I first put down rat poison when living in Claremont, Cape Town. We lived across a canalised river from Villagers Rugby ground. The small, back garden was dominated by an ancient oak tree that once formed an avenue of trees along the river bank when it was still a proper river. A pigeon hutch perched on top of a tall pole under the tree. An ugly blight on the urban landscape, I’ve never been particularly fond of pigeons (*) - flying rodents, feathered vermin. Feathered rats, you might say. These, however, were of the fan-tailed variety. Brilliantly white, their tail feathers fanned out proudly behind them. Kitsch, feathered rats, in other words. Jumped up rats, but still rats. We’d inherited them from the previous owners and although we’d rather not have had them there and they seemed perfectly capable of feeding themselves, we took to feeding them.
By feeding them we were also feeding the large, dark rats that lived in the river canal’s cracked walls.
Not much was seen of them during the day but as soon as night fell, the area under the oak tree became a sea of undulating fur and slicing tails. Sometimes you’d see a rat scampering over the lawn in the twilight, but it was too dark to see their massed milling from the back porch. For that, you needed to get closer. Not too close as that would scare them back into the river. After seeing three of them shred a fledgling that had fallen out of the pigeon hutch, I decided to wage warfare on them.
They had to go!
Putting down rat poison is tricky business when you have dogs that have free rein of the garden. Not only is the poison fatal but you need to keep them away from the poisoned rat carcasses. The safest place to put the stuff was in the garden shed. While the dogs were unable to get in there, we knew that the rats had no trouble at all - rat shit was all over the place!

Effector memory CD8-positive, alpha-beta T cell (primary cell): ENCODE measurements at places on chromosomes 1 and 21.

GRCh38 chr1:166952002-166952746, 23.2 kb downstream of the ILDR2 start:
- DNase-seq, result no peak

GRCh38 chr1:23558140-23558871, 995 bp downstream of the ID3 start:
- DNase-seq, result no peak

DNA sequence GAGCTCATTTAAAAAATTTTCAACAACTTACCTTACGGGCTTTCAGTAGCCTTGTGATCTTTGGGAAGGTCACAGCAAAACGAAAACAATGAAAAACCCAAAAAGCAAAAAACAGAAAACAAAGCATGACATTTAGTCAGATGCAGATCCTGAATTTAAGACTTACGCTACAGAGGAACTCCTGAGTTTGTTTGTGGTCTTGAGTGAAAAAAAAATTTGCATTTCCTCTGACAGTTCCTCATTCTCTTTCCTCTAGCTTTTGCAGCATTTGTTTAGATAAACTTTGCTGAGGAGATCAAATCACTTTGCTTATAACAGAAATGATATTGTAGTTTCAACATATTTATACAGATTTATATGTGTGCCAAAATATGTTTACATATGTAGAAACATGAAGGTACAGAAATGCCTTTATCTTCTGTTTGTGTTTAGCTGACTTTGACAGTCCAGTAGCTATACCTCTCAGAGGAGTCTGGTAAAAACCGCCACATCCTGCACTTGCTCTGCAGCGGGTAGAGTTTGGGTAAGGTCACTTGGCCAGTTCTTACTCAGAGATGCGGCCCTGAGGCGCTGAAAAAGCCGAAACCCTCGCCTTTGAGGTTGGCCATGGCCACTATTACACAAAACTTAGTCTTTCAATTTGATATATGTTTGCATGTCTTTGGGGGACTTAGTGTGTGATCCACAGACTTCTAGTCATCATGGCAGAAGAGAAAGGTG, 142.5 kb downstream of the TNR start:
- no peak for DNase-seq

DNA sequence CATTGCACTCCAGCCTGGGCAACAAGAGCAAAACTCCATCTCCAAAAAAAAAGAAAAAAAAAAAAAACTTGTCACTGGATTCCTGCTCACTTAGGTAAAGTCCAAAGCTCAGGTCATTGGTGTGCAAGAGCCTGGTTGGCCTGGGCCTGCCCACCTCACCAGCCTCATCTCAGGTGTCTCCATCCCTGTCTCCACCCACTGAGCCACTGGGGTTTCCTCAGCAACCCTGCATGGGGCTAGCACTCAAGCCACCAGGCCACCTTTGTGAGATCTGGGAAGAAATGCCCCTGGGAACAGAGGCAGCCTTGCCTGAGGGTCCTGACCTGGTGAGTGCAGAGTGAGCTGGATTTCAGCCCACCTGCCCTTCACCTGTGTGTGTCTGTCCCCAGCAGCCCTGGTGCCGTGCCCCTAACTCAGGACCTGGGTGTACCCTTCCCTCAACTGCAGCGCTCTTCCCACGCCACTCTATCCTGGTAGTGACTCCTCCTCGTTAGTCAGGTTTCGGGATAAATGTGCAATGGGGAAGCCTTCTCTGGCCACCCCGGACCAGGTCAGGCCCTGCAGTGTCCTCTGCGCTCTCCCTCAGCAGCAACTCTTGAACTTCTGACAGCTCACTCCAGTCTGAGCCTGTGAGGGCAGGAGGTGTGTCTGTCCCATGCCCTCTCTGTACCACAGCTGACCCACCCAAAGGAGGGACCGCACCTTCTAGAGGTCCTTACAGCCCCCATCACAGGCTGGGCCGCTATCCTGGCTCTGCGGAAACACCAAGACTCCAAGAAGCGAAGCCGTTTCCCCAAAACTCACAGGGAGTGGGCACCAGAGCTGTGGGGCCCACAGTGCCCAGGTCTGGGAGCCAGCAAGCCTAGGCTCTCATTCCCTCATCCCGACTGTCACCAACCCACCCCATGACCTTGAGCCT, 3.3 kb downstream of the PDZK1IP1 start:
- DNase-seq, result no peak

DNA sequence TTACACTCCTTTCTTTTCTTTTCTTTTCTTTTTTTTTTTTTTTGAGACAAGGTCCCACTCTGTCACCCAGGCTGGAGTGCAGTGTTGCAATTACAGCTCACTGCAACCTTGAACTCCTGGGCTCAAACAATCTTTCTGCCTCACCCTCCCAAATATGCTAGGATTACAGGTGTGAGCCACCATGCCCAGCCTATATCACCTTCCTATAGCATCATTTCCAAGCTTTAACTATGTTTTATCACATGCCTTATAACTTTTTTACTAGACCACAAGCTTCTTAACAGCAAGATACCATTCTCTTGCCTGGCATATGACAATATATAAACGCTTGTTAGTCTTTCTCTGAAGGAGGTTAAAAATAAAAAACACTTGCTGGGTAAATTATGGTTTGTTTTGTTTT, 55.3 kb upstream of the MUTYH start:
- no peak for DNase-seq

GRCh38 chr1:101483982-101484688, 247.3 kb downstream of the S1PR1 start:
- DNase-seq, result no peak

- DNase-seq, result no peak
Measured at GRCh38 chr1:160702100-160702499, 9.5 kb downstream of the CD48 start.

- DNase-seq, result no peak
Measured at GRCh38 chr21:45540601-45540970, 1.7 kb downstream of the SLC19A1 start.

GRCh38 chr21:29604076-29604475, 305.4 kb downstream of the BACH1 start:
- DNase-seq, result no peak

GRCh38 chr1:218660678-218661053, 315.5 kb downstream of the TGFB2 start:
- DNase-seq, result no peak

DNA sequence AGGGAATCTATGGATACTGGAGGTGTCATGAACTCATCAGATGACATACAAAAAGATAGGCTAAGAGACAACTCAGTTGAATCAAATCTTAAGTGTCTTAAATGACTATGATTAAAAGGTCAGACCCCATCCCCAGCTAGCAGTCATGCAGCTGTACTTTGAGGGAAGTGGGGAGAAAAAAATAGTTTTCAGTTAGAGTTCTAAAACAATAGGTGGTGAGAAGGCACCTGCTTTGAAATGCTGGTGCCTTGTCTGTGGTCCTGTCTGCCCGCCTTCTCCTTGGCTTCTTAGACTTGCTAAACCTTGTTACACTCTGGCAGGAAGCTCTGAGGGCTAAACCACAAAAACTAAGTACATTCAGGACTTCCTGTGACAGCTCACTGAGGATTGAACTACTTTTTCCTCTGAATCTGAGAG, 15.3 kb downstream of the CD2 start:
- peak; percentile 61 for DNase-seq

In the first few days of my war on the rats, I collected numerous of their bodies on a daily basis. In less than a week, their numbers had dropped off radically.
The daily carcass collection involved a hunt round the garden and careful examination of the shed. On the second day of the war, while lifting up pots and other bits and pieces of garden equipment in the shed, I came across seven blind, hairless, baby rats. With the mass killing of rats that was taking place, it shouldn’t have been unexpected but discovering them was still a bit of a shock. They looked so defenceless. Of course they did, they were so defenceless! Seven may not be three and farmers’ wives don’t live in Claremont, but there was no way that they’d be running anywhere. I couldn’t just leave them there to starve to death.
It would have been easy to crush them under foot but remembering how, as a child, I’d seen unwanted newborn kittens disposed of, I chose to drown them. It was swift and, I hope, painless. But despite the enjoyment I’d been getting from killing the adult rats, it was very unpleasant.
Soon we were rid of them. Living near the river, it was never going to be a permanent thing but feeding the pigeons was definitely going to encourage the rats.
Those pigeons had to go!
(*) I may not like them that much but one of the best sounds of summer is the sound of the doves calling out to each other in the stifling heat.